Prior to choosing the best option for resolving outstanding tax debt, the first step is accurately determining how much you owe. If you have failed to file past or current tax returns, penalties for late filing and interest will continue to accrue until you do file all returns. The advantage to this position, however, is you can still claim all available deductions and credits in order to reduce your tax bill. Even if you have filed all required returns, you can still amend prior returns if you missed out on ways to reduce your tax bill. Amending tax returns requires substantial work, and you should do so with the assistance of a tax professional only. A great deal of supporting documentation is necessary to justify amending tax returns and to avoid a potential IRS audit. A tax professional who has thoroughly reviewed your situation can advise whether an amendment is worth it.
Having calculated the correct amount owed, the IRS offers three principal methods to resolve that tax liability: (1) an Installment Agreement, (2) an Offer in Compromise, (3) and “Currently Not Collectible."
The Installment Agreement allows you to pay off your tax debt over time. Usual agreements are from one to three years. With the installment agreement, you can elect to pay off the entire amount or attempt to negotiate a reduced payoff amount (i.e. partial payment installment agreement).
The Offer in Compromise allows you to pay off your tax debt in a single payment or with a short-term payment plan. As with the Installment Agreement, you can attempt to negotiate with the IRS to accept a lesser amount that what you owe to satisfy your tax liability.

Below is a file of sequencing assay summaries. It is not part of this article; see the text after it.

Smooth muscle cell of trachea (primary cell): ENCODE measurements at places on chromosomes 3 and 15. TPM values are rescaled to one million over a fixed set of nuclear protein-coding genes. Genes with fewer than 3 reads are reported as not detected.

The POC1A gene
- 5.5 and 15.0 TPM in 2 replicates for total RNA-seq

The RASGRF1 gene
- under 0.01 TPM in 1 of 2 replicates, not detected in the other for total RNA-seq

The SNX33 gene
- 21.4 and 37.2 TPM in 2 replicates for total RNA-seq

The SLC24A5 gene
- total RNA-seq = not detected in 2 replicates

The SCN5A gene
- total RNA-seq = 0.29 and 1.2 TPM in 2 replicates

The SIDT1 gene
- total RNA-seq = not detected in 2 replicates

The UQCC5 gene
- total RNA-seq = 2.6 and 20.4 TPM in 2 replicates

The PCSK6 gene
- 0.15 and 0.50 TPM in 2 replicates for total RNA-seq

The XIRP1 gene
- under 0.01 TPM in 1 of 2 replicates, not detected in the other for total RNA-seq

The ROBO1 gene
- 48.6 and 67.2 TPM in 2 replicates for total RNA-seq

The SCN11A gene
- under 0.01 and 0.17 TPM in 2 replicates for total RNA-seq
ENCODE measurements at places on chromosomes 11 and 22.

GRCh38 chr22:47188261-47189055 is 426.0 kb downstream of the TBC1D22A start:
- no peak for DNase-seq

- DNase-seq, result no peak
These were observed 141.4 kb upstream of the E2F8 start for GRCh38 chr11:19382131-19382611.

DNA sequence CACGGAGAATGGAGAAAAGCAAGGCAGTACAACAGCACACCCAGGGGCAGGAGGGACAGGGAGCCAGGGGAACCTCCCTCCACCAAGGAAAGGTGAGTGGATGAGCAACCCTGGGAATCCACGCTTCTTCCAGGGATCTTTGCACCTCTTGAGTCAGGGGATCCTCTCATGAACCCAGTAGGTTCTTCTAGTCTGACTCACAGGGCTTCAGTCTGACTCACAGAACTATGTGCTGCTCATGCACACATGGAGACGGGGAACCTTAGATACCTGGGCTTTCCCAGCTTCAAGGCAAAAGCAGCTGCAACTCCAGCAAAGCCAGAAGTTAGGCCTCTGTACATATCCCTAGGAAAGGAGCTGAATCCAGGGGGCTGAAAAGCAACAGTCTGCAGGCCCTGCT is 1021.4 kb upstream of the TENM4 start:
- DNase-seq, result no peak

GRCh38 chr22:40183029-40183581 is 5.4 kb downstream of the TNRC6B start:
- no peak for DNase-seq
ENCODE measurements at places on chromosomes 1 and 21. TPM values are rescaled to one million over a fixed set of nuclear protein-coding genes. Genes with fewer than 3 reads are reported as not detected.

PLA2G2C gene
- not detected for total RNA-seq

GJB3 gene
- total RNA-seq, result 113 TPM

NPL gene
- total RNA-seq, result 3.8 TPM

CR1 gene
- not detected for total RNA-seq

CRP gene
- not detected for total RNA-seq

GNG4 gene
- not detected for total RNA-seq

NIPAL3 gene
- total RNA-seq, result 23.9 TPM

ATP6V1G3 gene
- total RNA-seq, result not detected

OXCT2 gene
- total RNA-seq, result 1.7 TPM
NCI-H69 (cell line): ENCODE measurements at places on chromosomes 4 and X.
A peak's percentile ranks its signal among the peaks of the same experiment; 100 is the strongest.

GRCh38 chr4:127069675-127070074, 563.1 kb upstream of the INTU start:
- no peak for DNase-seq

Finally, you can petition the IRS to classify you as “Currently Not Collectible" if you cannot afford any payments. The IRS will not forgive your tax debt, but will not take collection action for a specified period. Once that time is up, however, the IRS will resume action to claim back taxes.
Barring the three options outlined above, the alternatives are to take a “wait and do nothing" approach, or to declare bankruptcy and try to have your tax debt discharged. These two alternatives are not typically desirable because of their slight chance of success and other associated drawbacks. If you choose to wait and do nothing, penalties and interest will continue to pile up. In addition, the IRS will likely institute harsher collection actions, such as a federal tax lien, that will end up costing you much more in the end. It’s always possible that the IRS may make a mistake as to older debts and let the statute of limitations for assessment (that is, the time they have to hit you with a higher tax bill), or collection (the time they have to collect the tax already assessed), but this is not common. Some income taxes are dischargeable in bankruptcy but only under limited circumstances.
Contact us now if you have or expect to owe a significant amount to the IRS, or seek to negotiate a reduced payoff amount, it is best to consult and hire a qualified tax professional. I will explore the different options for resolving your tax debt in detail in the coming weeks. Stay tuned!